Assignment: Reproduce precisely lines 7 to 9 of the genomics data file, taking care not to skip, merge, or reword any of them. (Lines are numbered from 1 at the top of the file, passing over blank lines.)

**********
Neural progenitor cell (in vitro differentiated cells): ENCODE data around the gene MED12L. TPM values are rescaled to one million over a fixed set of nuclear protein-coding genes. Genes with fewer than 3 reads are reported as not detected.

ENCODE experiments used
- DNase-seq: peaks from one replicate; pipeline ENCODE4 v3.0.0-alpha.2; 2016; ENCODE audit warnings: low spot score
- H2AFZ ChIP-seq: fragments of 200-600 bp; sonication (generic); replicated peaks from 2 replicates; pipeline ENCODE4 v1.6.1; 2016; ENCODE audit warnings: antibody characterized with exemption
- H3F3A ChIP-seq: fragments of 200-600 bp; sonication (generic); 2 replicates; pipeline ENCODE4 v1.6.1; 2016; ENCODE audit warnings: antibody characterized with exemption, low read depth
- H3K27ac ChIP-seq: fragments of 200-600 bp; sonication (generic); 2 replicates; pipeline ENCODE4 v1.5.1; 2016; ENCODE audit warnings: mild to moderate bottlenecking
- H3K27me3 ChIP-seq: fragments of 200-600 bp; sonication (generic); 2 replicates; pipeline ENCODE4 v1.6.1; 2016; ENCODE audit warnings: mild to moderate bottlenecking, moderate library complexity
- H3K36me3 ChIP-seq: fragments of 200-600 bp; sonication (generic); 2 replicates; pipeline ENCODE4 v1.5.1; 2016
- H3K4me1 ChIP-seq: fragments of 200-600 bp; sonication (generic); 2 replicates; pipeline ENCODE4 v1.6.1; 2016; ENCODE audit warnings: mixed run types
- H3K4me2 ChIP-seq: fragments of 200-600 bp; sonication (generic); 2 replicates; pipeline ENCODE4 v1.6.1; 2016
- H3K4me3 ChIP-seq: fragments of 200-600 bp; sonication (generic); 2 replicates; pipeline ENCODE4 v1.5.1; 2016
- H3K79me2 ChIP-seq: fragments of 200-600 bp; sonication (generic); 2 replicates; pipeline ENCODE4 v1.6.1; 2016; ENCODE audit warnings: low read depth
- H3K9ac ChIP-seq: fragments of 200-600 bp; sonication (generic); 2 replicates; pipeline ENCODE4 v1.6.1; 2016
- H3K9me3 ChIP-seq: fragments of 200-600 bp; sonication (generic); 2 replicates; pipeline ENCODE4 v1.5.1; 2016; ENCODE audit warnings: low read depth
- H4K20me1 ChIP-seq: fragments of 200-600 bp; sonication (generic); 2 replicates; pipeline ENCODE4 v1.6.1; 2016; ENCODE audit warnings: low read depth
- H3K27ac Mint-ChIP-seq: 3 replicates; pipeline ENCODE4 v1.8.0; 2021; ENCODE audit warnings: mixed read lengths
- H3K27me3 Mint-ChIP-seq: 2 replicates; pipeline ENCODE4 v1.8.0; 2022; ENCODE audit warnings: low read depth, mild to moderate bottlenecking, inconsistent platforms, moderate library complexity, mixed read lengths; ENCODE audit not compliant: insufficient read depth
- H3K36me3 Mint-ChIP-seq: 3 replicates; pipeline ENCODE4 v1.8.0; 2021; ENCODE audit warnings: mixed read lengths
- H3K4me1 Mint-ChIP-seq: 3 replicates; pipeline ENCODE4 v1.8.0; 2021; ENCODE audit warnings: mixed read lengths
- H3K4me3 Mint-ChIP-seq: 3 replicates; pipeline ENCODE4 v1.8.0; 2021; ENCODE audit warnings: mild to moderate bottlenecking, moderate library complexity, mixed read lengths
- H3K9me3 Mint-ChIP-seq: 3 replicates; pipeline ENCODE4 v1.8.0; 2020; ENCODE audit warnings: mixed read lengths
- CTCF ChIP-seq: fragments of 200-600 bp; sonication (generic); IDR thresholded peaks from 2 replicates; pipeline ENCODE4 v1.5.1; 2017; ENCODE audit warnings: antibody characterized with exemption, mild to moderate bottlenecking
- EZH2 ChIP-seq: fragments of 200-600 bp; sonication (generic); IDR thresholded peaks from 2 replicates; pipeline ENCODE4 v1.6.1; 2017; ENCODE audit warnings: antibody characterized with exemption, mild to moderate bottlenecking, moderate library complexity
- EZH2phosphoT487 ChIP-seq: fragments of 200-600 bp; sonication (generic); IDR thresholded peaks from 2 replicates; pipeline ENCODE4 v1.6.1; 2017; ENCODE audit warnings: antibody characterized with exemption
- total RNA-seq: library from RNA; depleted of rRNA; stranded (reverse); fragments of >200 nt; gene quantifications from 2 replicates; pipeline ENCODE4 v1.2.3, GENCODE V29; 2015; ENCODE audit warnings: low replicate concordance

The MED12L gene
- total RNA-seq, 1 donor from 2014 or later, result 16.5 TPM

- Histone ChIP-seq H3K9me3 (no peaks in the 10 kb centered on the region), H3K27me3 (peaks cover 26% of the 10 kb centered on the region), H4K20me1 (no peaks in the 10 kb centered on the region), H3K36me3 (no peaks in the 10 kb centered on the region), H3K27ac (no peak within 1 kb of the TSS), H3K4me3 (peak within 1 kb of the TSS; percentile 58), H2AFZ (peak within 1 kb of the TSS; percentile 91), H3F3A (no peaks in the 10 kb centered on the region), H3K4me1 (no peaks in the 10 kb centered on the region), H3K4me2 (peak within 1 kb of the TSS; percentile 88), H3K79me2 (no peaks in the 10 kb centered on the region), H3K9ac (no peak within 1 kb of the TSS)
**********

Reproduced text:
- H3K27me3 ChIP-seq: fragments of 200-600 bp; sonication (generic); 2 replicates; pipeline ENCODE4 v1.6.1; 2016; ENCODE audit warnings: mild to moderate bottlenecking, moderate library complexity
- H3K36me3 ChIP-seq: fragments of 200-600 bp; sonication (generic); 2 replicates; pipeline ENCODE4 v1.5.1; 2016
- H3K4me1 ChIP-seq: fragments of 200-600 bp; sonication (generic); 2 replicates; pipeline ENCODE4 v1.6.1; 2016; ENCODE audit warnings: mixed run types